The number of Americans filing for first-time unemployment benefits remained high last week amid an increase in COVID-19 infections and governments imposing new restrictions to stop the spread of the virus.
Figures released by the Department of Labor on Thursday show that 885,000 Americans first filed for unemployment in the week ending December 12, more than the 800,000 analysts surveyed by Refinitiv expected. It marked the highest level since early September, when 893,000 Americans asked for help.
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The number is nearly four times pre-crisis levels, but well below the nearly 7 million peak reached when stay-at-home orders were first issued in March. Nearly 70 million Americans, or about 40% of the workforce, filed for unemployment benefits during the pandemic.
The number of people who continue to receive unemployment benefits has fallen to 5,508 million, down from about 273,000 from the previous week.
Still, some of the decline in so-called persistent claims may relate to employees who have used up the maximum number of payments available through state unemployment programs (usually about six months) and are now receiving benefits through a separate federal program that extends aid with 13 weeks. Congress created the additional federal benefits earlier this year with the passage of the CARES Act.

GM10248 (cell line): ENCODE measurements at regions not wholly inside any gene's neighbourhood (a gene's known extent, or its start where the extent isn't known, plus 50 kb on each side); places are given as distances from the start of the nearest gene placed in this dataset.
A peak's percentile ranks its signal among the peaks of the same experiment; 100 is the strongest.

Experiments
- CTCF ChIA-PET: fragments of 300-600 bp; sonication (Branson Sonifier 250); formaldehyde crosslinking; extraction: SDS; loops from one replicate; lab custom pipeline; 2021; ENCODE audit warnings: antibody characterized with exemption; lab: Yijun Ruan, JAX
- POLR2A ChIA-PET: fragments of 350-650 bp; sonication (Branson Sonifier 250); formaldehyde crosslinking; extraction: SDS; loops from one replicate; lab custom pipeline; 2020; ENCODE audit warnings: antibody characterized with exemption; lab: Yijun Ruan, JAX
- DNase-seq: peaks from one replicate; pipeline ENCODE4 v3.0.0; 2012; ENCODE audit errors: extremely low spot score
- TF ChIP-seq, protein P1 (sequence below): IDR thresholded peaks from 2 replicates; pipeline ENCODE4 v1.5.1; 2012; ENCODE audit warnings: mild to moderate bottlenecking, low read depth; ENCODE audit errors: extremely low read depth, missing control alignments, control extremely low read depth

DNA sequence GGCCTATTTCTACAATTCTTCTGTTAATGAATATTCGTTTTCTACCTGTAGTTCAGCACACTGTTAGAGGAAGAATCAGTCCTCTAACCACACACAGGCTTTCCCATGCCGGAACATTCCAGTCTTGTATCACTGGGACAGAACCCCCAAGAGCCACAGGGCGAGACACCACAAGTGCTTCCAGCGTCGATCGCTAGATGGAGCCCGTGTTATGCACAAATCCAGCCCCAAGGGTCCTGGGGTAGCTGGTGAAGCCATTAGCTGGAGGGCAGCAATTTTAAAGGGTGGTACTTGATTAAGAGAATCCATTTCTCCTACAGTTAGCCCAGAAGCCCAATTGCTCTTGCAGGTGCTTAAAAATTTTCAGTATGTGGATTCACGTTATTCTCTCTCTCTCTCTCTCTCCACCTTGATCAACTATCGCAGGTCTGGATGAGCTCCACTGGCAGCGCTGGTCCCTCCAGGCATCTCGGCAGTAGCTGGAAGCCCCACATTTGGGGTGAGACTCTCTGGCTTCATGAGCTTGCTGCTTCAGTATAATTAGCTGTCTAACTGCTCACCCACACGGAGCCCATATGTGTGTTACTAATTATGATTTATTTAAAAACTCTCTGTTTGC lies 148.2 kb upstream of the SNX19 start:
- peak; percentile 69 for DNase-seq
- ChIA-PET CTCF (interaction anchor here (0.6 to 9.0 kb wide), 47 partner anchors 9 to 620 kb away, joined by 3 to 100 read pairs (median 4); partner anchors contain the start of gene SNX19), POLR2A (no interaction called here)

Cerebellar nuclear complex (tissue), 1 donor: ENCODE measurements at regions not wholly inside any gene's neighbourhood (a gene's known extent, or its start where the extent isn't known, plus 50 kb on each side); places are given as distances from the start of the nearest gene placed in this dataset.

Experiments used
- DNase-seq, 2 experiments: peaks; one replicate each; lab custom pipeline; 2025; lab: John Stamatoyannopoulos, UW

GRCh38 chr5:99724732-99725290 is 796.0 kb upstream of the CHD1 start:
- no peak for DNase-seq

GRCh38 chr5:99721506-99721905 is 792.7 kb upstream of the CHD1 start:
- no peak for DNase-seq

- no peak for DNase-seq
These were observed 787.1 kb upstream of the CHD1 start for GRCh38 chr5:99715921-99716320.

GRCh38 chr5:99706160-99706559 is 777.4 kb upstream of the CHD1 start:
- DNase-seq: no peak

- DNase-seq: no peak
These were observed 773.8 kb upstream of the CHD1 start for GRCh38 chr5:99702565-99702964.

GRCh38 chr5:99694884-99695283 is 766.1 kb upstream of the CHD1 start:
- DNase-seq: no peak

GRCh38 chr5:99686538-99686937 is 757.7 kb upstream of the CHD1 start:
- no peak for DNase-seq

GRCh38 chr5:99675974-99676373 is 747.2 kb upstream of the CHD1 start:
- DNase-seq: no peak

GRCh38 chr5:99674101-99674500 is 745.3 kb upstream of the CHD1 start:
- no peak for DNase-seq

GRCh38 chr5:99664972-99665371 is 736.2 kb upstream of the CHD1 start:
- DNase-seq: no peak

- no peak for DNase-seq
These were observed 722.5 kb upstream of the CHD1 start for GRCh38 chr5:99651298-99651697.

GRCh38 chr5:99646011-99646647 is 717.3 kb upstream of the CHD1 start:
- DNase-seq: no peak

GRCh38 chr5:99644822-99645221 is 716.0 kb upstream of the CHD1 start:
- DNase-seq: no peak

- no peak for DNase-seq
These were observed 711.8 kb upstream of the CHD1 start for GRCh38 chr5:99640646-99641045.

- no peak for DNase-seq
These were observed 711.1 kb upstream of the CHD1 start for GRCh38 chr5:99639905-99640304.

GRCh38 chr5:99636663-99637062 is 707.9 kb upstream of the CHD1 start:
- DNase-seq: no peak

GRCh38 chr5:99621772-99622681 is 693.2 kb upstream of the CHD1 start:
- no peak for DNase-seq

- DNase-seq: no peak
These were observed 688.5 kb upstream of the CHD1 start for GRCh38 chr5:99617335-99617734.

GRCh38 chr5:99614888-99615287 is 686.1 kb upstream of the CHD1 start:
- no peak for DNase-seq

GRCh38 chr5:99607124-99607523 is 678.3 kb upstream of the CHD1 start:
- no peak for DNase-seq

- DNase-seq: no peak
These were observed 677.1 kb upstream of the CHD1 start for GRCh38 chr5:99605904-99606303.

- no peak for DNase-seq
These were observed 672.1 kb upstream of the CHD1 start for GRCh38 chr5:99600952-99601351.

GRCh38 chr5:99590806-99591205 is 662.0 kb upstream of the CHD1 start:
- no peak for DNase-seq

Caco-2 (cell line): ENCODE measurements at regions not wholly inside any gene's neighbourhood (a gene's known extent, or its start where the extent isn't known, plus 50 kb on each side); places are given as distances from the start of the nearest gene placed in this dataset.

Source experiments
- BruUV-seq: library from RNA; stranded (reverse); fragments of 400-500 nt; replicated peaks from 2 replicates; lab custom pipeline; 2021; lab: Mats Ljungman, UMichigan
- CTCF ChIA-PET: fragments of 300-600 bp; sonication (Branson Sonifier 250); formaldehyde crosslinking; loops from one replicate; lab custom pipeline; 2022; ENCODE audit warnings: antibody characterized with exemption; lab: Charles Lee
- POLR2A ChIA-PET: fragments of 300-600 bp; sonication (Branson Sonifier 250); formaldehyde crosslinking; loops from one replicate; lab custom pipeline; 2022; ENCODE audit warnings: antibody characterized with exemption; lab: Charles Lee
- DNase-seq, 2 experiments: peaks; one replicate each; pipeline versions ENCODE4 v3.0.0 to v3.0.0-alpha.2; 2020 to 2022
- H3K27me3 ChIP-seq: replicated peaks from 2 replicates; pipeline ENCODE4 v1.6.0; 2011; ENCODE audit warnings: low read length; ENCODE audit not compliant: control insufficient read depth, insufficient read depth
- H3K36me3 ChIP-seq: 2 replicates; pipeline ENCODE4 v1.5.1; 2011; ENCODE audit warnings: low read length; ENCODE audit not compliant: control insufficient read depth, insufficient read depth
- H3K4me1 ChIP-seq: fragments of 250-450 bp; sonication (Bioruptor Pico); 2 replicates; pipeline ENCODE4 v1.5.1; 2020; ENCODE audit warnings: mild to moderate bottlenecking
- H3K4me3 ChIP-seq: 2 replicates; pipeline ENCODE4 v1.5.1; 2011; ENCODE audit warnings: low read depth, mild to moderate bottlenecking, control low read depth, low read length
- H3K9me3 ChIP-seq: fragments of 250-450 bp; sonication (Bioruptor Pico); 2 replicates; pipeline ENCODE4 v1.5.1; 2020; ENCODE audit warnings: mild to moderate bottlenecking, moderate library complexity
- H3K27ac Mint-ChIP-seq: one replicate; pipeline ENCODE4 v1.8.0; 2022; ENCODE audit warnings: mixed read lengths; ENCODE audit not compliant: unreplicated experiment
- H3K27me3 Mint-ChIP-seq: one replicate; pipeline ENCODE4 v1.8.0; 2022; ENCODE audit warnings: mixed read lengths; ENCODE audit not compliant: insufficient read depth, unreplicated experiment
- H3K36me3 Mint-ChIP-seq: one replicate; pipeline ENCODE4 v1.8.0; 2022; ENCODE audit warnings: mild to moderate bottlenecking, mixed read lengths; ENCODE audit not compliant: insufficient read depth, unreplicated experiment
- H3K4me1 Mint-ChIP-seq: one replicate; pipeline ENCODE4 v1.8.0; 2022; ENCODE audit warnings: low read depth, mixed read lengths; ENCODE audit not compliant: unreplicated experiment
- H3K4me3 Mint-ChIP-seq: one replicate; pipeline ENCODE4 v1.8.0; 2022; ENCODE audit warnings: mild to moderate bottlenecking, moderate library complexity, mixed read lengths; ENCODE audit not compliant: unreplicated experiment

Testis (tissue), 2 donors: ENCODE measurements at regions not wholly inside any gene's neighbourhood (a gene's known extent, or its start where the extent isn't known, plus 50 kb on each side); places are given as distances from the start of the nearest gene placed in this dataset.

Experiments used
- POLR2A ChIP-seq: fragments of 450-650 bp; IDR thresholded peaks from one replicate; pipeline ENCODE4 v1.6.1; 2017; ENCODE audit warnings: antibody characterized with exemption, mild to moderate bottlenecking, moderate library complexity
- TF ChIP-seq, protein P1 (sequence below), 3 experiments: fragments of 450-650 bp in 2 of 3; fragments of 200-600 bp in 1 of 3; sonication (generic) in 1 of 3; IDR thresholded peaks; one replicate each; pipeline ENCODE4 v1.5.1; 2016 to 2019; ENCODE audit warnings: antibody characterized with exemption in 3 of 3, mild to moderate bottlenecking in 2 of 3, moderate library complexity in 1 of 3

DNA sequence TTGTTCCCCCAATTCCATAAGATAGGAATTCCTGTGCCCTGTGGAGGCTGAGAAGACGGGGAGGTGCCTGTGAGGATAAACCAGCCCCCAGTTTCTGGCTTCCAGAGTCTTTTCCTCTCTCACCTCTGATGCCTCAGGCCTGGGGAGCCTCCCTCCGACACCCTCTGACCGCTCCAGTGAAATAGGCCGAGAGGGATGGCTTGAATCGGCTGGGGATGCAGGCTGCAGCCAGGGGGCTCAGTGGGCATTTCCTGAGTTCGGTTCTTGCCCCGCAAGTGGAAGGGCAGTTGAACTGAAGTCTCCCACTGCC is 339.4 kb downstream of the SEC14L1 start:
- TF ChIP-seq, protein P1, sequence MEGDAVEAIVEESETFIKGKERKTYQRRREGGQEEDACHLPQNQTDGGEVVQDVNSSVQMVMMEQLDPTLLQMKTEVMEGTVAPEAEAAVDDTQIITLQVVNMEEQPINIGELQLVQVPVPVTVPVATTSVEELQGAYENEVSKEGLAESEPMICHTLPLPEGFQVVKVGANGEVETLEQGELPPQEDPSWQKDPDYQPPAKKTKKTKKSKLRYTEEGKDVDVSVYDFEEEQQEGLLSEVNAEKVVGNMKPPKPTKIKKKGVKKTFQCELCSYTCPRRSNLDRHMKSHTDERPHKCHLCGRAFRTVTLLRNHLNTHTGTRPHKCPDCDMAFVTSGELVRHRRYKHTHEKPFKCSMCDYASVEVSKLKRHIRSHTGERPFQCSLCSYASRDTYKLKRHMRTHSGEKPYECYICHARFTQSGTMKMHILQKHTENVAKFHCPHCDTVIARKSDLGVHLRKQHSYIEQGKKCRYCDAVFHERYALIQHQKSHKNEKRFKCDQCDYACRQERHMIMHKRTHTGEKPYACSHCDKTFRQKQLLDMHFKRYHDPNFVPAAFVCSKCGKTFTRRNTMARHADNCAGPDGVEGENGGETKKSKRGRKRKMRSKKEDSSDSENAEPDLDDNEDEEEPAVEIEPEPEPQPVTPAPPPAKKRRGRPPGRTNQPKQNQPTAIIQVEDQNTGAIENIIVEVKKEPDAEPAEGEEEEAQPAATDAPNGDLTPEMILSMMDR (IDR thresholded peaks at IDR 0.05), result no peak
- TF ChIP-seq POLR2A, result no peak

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But those major federal unemployment assistance programs set up in March are expected to expire at the end of the year, leaving about 12 million workers without income by Dec. 26, according to a new study published by the Century Foundation, a nonprofit thinktank.
Job losses remain high and as COVID-19 cases increase across the country, forcing state and local governments to adopt new lockdown measures, economists are increasingly warning of a gloomy winter.
“It would be very helpful and very important to have additional fiscal support for the economy really to get us through the winter,” Jerome Powell, chairman of the Federal Reserve, told lawmakers this week. “I think we’ve made much faster progress than we expected, and now we have a big spike in COVID cases, which could weigh on economic activity.”
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